Anatomy of a DesignShop™: Designing Pan Value Chain Support Systems,
A Facilitator's E-mail dated November 23, 1996
with commentary by Bryan Coffman

(published 12/6/96)
back to sections 4 and 5

Section 6: Matt Taylor's Conversation With the Sponsor Team Following the DesignShop

The sponsors had a very difficult time on the day following the DesignShop in coming to grips with what they wanted to communicate. In part, this was because it had not emerged clearly on Day Three. Matt finally engaged them in a conversation about memes. A meme is to human culture what a gene is to a living cell. Memes are ideas or concepts or fads or trends reputed to act like a virus which goes into another individual and splices its own nucleotide sequences into the cell's DNA. In the case of memes, this process is not usually fatal. Some of the most powerful memes are structured around new terms of art inserted into the culture's language.

How could we turn the work product into a meme? Could it be a document that gave the participants the opportunity to recreate the event in their heads, and also gave them a language to talk about their experiences. Matt talked about it for some time, and it was very interesting to feel the reactions of the sponsors. Several were fully engaged in the conversation, but two from the Engagement Team were distinctly uncomfortable. One got to the point where he had to stand up and leave, visiting the capture team that was beginning to lay out the work product. I have reproduced Matt’s comments at the end of this piece.

Matt brought up the notion of ‘Envelope Economics’, which means, can everyone in the organization describe the company’s purpose, guiding principles and reason for being in three sentences on the back of and envelope? Can they simply diagram how the company makes money and what the basic processes are? If not, how can they possibly act to produce value? (I have heard this described as elevator economics as well; something so brief (but not necessarily simple) that it can be described during an elevator ride.)

He also mentioned that rapid iterations of distributed design/build/use throughout the enterprise will produce things that are "good enough for now", instead of relying on one grand iteration of design to produce the perfect solution (that unfortunately takes seven years to complete, and is obsolete before it's implemented). An organization that allows this type of leadership to take place will build leaders for tomorrow, but a hierarchy will produce a ‘followership’ mentality unable to move forward. Rigid hierarchies and bureaucracies cannot employ rapid iterations--too much friction builds up in sending information up and down the chains.

He talked about how, as a facilitator, you have to initially avoid conceptual conflict. Avoid words to offend people, or to argue with them, if they initially appear hostile. After some time in the DesignShop, they will see that there is ‘no threat here’ to their ideas and they will participate.

Assignments and synthesis discussions consist of formulating questions, and this is what leads to success or failure in a DesignShop. You have to establish context: Who are you, when, what’s going on? Then you can pose the challenge. Finally, you can develop your deliverable. But without asking the right questions up front, you can't get to valuable answers.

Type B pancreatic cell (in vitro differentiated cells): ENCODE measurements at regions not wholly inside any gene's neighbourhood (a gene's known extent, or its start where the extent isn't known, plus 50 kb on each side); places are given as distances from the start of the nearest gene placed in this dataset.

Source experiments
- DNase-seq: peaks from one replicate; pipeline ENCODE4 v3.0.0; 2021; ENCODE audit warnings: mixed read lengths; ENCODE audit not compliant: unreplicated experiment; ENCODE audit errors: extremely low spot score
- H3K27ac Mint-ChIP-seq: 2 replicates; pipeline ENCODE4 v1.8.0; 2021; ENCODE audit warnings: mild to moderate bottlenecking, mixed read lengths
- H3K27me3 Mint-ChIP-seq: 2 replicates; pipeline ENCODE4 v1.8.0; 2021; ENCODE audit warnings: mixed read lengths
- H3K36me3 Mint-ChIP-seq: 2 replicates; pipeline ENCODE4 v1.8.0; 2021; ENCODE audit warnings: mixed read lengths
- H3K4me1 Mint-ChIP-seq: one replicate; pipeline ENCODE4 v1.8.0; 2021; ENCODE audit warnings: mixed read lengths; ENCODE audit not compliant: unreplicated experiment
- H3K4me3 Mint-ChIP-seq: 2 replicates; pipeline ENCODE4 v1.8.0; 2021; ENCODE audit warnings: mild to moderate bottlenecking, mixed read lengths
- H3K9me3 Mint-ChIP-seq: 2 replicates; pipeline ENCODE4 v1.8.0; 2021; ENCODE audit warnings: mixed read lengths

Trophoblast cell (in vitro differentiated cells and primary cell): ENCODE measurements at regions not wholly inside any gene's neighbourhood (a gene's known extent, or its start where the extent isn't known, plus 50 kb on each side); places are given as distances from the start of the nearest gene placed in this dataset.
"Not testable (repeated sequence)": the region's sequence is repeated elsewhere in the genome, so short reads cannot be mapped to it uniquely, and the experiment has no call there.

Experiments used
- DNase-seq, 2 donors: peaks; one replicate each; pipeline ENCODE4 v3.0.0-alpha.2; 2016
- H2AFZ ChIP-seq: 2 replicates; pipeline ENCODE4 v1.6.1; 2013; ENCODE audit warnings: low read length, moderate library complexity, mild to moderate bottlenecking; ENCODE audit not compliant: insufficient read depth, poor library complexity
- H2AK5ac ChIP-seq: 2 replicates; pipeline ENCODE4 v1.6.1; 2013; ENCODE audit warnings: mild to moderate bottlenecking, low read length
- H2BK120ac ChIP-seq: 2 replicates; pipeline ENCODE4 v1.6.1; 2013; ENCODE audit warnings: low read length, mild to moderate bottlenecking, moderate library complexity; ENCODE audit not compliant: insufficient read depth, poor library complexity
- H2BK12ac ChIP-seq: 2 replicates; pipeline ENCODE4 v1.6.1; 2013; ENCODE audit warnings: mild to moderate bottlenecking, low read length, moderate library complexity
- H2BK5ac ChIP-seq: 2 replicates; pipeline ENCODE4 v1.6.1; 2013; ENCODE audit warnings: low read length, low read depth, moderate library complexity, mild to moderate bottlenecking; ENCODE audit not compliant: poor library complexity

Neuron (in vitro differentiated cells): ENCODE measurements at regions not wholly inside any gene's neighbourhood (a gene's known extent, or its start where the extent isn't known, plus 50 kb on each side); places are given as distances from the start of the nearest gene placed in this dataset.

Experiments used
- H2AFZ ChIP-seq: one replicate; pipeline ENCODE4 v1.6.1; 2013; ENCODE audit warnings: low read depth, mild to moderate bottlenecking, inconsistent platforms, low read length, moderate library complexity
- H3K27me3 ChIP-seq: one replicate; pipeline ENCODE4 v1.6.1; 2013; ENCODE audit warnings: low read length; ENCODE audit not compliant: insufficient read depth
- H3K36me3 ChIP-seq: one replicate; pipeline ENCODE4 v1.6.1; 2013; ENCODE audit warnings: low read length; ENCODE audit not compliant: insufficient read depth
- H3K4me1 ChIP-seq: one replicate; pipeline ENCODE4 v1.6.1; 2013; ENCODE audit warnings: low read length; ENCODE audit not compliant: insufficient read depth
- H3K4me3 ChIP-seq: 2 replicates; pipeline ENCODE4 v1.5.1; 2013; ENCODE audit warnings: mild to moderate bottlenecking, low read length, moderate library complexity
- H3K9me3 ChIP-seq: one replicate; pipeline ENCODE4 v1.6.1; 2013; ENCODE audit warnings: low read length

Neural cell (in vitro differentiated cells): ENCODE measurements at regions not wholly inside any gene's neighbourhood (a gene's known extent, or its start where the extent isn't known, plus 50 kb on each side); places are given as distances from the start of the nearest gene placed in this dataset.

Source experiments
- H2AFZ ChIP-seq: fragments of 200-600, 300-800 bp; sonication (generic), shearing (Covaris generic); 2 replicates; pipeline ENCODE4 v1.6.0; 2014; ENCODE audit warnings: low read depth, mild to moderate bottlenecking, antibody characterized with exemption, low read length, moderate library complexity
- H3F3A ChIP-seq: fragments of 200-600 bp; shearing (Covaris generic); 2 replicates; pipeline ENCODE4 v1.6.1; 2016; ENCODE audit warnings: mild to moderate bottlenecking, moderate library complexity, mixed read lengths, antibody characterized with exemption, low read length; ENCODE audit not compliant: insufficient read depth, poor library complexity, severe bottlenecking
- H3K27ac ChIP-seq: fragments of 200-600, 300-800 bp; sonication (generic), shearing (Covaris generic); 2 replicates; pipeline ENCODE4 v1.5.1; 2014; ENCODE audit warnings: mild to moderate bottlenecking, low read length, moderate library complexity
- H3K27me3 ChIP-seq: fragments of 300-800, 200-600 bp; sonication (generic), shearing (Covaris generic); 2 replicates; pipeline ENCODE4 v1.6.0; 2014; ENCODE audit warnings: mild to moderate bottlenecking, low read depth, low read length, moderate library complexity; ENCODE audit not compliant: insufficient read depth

An information system has to do three things. It has to facilitate an event or transaction. It has to capture that event. And it has to compile information about events, either in aggregate or recognize the significance of a particular event, and communicate it. [See the Ten Step Knowledge Management Model] Too many times we decide on a system and then go right to task, right to a level of detail that misses these three points. There is a often creative tension between the cleanest technical approach and the business need or value derived from the system.


Matt's Sponsor Conversation

This integrated experience revealed where we are on this project. The President's input to the synthesis team came close to articulating a powerful, simple principle: Envelope Economics. What is the core wealth production of the entity and how do I participate in it? The Company seems to understand that we are leaving 99 cents out of every dollar on the floor due to our size, and the bigger we get, the worse it gets.

We are building a different kind of organization. Use the model drawn yesterday as an acid test for all investments, not just this project. A project like this is subject to slippage. It is subject to changes in sponsors and force of will. If this is reengineering in a high margin, low frequency way (like the budget cycle) it is vulnerable. As we move forward, if we can draw people into the structure of the system, we can achieve more.

The President's point of view is, "why prop up a distributor when it will result in a purchase price ten times higher than we could purchase it now?" This is not valuable in the long run: it is counterproductive to the future. Larger organizations are becoming integrators of huge value webs. And small, sometimes very small, organizations are proving that they can compete in their particular niche very effectively. Coming up in the future are incredibly powerful ubiquitous systems that are going to radically shift the balance of competition, enabling the small organizations to compete effectively.